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Not only that, but he runs his own boot camp known as The ABC’s of Attraction.
Tran is part of a fairly recent movement where pickup artists (the technical term is PUAs) is gaining prominence.
While PUAs have been around since the 1970s, in 2005 investigative reporter Neil Strauss’ book granted them renewed attention.
The book follows Strauss as he undergoes a PUA boot camp program, run by a man known as Mystery, and explores the seduction community.
For many, the lack of confidence comes from their inability to break from traditional Asian values, especially for first- and second-generation Asians.
“The first time these men or their parents arrived [in North America], they are essentially strangers in a strange land, so they concentrate on things that would help them survive,” Tran illustrates, “So, they focus on grades, quality universities, and good jobs.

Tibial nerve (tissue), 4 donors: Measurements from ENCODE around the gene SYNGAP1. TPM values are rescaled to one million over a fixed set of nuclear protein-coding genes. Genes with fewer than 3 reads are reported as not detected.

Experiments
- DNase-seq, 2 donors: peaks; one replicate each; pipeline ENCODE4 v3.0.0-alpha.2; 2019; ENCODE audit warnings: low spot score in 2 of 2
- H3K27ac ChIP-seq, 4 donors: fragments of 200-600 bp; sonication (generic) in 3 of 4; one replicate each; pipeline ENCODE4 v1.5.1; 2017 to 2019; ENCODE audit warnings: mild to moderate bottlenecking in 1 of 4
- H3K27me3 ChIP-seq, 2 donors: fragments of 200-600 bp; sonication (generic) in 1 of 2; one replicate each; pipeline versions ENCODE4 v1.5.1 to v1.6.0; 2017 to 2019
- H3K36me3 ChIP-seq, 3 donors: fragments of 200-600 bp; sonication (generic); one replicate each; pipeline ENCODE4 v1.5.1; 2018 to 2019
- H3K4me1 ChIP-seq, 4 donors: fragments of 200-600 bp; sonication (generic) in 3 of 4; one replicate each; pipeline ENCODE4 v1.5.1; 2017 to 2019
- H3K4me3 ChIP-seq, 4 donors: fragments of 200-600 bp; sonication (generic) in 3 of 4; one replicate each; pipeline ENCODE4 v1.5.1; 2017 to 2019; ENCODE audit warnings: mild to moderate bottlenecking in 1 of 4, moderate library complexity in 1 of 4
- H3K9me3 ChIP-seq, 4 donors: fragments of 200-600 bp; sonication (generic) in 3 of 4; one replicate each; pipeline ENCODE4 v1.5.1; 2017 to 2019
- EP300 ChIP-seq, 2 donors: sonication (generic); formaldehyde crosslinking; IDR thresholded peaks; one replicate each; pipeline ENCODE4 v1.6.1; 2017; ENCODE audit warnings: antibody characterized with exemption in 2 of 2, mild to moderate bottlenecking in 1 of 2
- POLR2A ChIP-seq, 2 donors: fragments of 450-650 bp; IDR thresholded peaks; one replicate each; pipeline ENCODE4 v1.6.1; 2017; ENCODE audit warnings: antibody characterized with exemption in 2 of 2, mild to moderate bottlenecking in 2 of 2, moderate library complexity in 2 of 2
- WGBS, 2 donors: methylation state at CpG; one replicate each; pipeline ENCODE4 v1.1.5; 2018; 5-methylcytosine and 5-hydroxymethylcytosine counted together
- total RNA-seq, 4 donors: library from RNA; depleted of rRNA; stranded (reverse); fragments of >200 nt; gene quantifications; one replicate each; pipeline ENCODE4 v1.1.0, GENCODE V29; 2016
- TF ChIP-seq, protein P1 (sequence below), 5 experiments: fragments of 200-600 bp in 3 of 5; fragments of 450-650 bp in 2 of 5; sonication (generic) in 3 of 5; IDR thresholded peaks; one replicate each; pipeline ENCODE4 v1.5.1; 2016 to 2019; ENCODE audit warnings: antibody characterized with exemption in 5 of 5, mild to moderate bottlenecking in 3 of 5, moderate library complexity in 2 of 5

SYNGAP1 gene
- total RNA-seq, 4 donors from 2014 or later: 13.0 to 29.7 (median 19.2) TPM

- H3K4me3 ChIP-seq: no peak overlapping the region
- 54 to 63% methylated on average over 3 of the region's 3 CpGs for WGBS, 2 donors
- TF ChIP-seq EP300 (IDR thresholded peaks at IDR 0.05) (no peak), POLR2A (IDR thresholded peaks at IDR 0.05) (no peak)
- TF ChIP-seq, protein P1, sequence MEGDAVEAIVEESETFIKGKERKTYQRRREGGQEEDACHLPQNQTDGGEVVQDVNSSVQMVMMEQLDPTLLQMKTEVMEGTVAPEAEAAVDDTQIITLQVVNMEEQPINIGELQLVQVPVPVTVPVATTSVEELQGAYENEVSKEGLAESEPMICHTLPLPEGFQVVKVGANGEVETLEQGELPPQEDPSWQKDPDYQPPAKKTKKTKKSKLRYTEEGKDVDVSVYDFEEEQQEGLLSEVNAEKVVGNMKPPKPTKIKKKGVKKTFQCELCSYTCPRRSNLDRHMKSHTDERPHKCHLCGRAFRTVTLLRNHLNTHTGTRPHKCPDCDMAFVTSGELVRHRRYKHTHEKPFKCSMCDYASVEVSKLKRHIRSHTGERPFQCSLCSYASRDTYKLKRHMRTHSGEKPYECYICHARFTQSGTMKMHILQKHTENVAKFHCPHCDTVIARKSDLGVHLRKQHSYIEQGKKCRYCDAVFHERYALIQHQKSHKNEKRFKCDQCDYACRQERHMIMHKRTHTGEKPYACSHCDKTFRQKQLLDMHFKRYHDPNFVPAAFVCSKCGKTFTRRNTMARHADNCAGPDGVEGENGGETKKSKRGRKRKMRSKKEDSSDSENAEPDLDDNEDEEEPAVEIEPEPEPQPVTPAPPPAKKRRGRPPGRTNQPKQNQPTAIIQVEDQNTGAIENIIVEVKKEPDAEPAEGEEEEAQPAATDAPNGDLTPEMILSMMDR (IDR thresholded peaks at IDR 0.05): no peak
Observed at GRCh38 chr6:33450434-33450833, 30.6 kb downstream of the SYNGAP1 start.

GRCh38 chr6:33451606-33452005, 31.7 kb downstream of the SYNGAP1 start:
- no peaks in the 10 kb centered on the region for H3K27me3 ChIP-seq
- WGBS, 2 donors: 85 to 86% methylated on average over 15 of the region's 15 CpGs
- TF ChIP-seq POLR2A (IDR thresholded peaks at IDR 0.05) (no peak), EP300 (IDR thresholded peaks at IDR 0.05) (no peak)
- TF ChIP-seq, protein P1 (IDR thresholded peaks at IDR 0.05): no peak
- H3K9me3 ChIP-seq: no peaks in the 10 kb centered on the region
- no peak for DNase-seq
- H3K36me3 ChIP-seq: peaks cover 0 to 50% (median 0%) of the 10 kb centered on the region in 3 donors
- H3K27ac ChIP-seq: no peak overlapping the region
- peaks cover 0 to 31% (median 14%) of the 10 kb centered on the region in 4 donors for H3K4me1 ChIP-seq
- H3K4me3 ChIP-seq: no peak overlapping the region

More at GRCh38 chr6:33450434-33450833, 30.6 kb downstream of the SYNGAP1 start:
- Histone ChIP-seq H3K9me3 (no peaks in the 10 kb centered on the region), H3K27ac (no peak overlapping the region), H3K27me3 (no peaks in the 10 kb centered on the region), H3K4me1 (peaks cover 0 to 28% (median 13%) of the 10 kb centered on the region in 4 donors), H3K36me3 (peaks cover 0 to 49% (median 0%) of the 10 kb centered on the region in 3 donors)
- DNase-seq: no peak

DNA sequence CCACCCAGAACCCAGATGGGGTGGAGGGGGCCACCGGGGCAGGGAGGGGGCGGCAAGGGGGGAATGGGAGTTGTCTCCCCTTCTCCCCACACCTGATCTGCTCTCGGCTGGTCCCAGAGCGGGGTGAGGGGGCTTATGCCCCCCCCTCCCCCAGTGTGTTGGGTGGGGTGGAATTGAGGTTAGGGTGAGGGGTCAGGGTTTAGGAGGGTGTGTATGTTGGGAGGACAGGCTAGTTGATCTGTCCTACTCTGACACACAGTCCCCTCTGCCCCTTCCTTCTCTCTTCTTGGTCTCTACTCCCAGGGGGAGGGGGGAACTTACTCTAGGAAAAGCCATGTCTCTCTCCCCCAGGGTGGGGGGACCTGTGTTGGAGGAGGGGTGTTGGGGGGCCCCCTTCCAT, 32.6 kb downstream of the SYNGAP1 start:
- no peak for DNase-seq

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Inspired by what he learned at Mystery’s boot camp, Tran sought to teach Mystery’s principles to a multicultural audience.
His biggest customers, however, is the Asian male, a demographic with its fair share of romantic troubles.
According to Tran, two sources in particular create a “feedback loop” that influences not only society’s perception of Asian men, but also how Asian men perceive themselves.
Nowhere is this more apparent than in the North American dating scene.
In February 2006, You Tube celebrity Wong Fu Productions uploaded a 15-minute homemade comedy entitled “Yellow Fever,” which eventually became Wong Fu Production’s claim to fame.